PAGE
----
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Dogs are Carnivores

One of the easiest ways to tell a carnivorous mammal is by the teeth and jaw structure. Carnivores also have other general characteristics such as claws for ripping, tearing and gripping, forward facing eyes to afford binocular vision and depth perception for hunting, and a short, harsh digestive tract made for breaking up proteins and nutrients in flesh and bone without harbouring parasites or bacterium in the gut long enough to proliferate. Omnivores may also have some of these physical characteristics, yet generally lack the short digestive tract of carnivores and the extent of their specialized teeth.
 

Dogs have carnivorous teeth...

When you look closely at a dogs teeth , you will notice that they come together in a scissors like action, indication of a raw food diet. Dogs, like their wild dog predecessors, wolves, have fangs for grabbing and puncturing, incisors for nibbling, premolars for tearing, and molars for crushing bone. Unlike herbivores which only have molars that are used for grinding food and mashing grasses, leaves and other vegetable matter, canine teeth are more for slashing, cutting and tearing. This means their primary food is fresh raw meat.

In fact until about 60 years ago, they survived quite nicely on their own foraging to supplement table scraps from their owners. Of course that was when the world was mostly an agricultural economy. As humans became more citified, and commercialism grew, so did convenience fast food for dogs. First it was canned meats and then later dry foods emerged as complete meals, easy to store and easy to prepare. And for years we have been told not to feed our pets table scraps because they contain too much fat. Canines need the fat and the meat (raw is best) to attain optimum health and fitness, and build robust immune systems.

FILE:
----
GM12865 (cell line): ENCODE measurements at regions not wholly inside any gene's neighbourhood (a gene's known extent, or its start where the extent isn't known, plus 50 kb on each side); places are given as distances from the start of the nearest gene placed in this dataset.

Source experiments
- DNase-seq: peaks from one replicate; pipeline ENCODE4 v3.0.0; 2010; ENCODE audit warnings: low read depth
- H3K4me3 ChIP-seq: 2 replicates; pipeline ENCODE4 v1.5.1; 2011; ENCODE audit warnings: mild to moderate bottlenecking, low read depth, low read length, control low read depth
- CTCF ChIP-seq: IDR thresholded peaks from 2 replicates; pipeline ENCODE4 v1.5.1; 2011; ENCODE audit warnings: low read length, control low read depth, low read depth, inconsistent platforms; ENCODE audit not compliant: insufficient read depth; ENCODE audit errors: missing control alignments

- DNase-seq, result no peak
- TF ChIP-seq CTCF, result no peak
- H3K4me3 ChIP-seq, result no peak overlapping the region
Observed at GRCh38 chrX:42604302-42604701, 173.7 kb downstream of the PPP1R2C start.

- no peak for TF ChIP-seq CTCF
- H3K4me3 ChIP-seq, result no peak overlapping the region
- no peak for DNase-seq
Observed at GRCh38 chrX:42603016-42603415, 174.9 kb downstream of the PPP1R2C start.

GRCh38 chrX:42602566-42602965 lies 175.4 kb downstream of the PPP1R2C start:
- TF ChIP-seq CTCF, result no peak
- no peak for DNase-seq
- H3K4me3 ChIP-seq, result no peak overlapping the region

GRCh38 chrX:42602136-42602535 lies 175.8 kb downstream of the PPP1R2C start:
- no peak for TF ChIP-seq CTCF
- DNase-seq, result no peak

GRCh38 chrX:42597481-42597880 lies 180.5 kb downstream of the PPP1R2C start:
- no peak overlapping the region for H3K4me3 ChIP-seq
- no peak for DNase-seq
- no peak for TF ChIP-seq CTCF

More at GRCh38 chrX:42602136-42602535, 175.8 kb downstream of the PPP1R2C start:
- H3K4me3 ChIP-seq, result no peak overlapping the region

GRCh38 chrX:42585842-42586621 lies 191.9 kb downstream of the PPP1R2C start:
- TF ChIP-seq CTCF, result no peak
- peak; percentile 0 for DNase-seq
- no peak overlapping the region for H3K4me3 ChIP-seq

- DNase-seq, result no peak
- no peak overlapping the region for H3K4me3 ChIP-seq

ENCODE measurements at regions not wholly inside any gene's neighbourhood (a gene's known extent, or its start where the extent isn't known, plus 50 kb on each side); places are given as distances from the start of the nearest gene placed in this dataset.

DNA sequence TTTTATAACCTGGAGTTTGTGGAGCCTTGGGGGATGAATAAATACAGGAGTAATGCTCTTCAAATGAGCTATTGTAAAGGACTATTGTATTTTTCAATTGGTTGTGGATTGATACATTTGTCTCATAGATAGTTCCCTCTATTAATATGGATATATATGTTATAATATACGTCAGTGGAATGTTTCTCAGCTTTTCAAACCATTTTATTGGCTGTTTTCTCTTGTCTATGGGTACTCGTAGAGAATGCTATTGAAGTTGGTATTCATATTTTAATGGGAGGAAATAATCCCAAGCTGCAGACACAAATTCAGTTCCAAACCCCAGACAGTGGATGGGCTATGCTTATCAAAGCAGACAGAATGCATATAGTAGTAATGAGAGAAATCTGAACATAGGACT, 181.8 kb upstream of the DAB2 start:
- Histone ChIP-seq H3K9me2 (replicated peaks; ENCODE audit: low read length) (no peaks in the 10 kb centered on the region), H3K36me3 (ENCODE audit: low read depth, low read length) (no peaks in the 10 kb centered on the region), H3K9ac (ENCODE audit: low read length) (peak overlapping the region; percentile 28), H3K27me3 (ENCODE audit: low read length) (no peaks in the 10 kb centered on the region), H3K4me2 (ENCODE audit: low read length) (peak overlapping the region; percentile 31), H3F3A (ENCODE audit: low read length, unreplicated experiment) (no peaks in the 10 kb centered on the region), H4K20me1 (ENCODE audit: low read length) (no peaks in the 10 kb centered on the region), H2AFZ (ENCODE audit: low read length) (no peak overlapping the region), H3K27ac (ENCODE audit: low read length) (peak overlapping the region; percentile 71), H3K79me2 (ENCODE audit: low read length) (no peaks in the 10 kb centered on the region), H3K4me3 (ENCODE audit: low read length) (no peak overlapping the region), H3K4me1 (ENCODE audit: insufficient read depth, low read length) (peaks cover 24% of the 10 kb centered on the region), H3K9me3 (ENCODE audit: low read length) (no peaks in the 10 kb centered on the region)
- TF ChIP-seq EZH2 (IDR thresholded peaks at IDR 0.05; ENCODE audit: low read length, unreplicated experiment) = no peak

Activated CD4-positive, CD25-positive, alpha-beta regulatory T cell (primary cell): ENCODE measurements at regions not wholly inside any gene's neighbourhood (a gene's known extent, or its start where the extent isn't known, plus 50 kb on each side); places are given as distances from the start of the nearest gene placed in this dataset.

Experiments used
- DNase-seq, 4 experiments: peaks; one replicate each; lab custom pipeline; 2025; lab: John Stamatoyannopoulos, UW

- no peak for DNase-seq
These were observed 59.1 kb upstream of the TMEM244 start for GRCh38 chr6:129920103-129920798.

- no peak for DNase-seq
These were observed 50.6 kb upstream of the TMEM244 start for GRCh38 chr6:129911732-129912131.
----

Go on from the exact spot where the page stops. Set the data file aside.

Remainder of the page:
Characteristics of a carnivore:

  • Sharp canines made to puncture, rip and tear large pieces of meat, which are minimized to nonexistent in most herbivores.

  • Jaws that only move up and down in crushing and cutting motions, as opposed to laterally (side to side) which is needed for chewing and grinding plant matter.

  • Molars that are jagged, pointed, thinner and more spaced than the molars of a herbivore which are in tight rows and have a flatter plain on which to grind.

  • Small incisors for cutting, tearing meat in detail and shearing fur, hair, wool or feathers off of the skin as opposed to the noticeably larger incisors of the herbivore for cutting off plant matter. 

  • A highly elastic stomach designed to hold large quantities of meat, bone, organs, and hide.

  • Strong stomach acids designed for digesting large lumps of meat and pieces of raw bone.  The extremely acidic environment in the gut is also a good bacteria colonization deterrent.

  • A short, harsh digestive tract designed for breaking up proteins and nutrients in flesh and bone without harbouring parasites or giving bacteria time to colonize.

  • Interestingly, in the early years we noticed that many of our newly rescued stray dogs at K9 Rescue struggled with their interest levels when fed a kibble diet, despite having been starved, as they had never encountered such food before, yet their interest levels quickly transformed once switched to raw food, and this led us to promote rawfeeding to all of our adopters. 

Further reading:  Dogs Are Carnivores by Dr Jeanette Thomason - www.thewholedog.org/artcarnivores.html